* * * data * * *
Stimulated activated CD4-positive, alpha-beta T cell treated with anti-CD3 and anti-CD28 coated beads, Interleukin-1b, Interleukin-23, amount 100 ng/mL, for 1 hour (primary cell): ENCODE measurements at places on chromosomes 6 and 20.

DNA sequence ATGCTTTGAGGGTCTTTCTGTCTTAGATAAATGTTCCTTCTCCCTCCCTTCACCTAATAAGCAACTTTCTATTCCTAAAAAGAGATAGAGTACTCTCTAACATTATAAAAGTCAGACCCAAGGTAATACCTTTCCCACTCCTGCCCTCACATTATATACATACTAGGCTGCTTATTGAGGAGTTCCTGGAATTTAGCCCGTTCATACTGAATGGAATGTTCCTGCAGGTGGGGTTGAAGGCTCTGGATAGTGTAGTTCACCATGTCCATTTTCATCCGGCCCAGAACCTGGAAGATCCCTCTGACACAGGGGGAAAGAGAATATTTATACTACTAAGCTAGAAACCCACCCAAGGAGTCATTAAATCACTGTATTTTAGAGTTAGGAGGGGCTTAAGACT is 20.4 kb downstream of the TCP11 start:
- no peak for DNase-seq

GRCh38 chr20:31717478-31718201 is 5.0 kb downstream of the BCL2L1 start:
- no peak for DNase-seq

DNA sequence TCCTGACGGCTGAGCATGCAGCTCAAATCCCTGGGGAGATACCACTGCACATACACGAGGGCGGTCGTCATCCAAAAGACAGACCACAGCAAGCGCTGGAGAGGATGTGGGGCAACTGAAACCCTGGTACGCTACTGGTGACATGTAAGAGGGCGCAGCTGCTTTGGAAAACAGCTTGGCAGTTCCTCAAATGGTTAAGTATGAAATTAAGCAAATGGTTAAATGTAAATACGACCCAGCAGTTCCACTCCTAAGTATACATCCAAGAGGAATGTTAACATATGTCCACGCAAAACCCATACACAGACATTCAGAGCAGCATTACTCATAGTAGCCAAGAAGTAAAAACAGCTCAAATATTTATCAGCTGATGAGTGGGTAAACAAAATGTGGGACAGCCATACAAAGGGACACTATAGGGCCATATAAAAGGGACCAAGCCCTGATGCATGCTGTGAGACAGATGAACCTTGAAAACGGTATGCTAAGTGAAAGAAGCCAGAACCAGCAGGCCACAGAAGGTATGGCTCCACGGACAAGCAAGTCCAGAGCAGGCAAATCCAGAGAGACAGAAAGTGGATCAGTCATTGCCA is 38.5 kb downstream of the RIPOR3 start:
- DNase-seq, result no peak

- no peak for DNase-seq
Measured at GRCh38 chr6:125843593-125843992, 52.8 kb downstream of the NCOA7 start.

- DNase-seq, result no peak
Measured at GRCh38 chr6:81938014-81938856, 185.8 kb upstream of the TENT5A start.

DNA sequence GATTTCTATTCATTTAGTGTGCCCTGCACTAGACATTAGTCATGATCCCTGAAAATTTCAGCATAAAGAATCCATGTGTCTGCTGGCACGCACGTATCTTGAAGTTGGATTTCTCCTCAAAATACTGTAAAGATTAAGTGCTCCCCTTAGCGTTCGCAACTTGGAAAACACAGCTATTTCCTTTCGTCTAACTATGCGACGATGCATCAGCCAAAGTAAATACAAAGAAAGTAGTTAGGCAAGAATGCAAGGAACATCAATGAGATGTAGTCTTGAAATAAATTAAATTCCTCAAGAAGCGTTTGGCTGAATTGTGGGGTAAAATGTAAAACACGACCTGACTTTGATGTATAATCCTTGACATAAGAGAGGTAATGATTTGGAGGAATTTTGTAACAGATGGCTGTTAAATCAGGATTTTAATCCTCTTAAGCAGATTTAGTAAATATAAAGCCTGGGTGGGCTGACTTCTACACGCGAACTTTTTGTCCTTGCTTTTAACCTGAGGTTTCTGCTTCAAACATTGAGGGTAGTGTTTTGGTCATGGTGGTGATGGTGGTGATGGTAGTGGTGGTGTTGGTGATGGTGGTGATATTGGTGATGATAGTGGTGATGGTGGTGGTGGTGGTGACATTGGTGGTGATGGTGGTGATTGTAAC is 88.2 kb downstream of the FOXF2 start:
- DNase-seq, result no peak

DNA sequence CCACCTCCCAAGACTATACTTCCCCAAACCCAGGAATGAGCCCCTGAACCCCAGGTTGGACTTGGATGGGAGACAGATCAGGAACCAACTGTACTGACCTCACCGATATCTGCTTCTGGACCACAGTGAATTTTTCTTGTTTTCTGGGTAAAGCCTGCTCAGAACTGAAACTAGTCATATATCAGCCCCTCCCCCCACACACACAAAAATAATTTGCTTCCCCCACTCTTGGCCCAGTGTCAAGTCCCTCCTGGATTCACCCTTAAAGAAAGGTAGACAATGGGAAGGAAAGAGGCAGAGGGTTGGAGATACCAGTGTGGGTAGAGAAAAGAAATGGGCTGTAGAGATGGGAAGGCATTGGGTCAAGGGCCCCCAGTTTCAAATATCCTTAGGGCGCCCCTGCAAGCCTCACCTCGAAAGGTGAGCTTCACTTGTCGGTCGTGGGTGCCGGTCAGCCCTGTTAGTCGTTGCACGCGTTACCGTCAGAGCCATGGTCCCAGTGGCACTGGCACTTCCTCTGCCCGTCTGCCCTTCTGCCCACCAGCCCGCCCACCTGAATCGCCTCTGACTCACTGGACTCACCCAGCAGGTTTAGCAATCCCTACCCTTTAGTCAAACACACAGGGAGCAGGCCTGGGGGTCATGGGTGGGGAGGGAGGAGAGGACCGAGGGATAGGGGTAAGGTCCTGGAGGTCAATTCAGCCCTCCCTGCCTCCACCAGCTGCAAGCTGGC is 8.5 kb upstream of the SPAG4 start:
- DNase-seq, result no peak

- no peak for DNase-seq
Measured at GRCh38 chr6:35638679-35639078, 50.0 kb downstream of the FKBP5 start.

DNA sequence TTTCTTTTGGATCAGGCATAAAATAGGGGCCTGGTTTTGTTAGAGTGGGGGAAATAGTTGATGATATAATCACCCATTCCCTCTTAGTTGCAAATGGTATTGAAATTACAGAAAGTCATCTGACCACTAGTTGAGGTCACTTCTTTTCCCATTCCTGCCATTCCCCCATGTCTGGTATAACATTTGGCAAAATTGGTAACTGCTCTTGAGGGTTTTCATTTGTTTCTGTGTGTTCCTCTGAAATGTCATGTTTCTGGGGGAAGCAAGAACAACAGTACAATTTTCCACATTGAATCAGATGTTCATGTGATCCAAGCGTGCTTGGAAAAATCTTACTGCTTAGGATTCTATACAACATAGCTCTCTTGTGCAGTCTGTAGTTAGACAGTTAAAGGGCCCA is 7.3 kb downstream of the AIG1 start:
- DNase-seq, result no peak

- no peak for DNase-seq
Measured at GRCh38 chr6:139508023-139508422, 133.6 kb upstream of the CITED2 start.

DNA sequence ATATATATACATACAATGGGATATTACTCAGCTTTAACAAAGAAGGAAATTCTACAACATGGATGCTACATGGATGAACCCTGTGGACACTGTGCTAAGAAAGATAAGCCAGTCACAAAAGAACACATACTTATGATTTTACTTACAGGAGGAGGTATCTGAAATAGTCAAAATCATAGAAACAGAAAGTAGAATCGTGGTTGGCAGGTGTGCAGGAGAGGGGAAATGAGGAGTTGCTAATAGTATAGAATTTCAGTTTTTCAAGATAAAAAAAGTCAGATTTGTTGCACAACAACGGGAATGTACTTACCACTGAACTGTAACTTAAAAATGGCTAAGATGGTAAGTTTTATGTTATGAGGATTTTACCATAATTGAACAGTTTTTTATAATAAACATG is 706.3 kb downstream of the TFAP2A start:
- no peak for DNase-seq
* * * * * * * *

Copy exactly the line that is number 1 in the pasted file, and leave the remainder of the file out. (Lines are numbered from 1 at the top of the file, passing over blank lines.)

Stimulated activated CD4-positive, alpha-beta T cell treated with anti-CD3 and anti-CD28 coated beads, Interleukin-1b, Interleukin-23, amount 100 ng/mL, for 1 hour (primary cell): ENCODE measurements at places on chromosomes 6 and 20.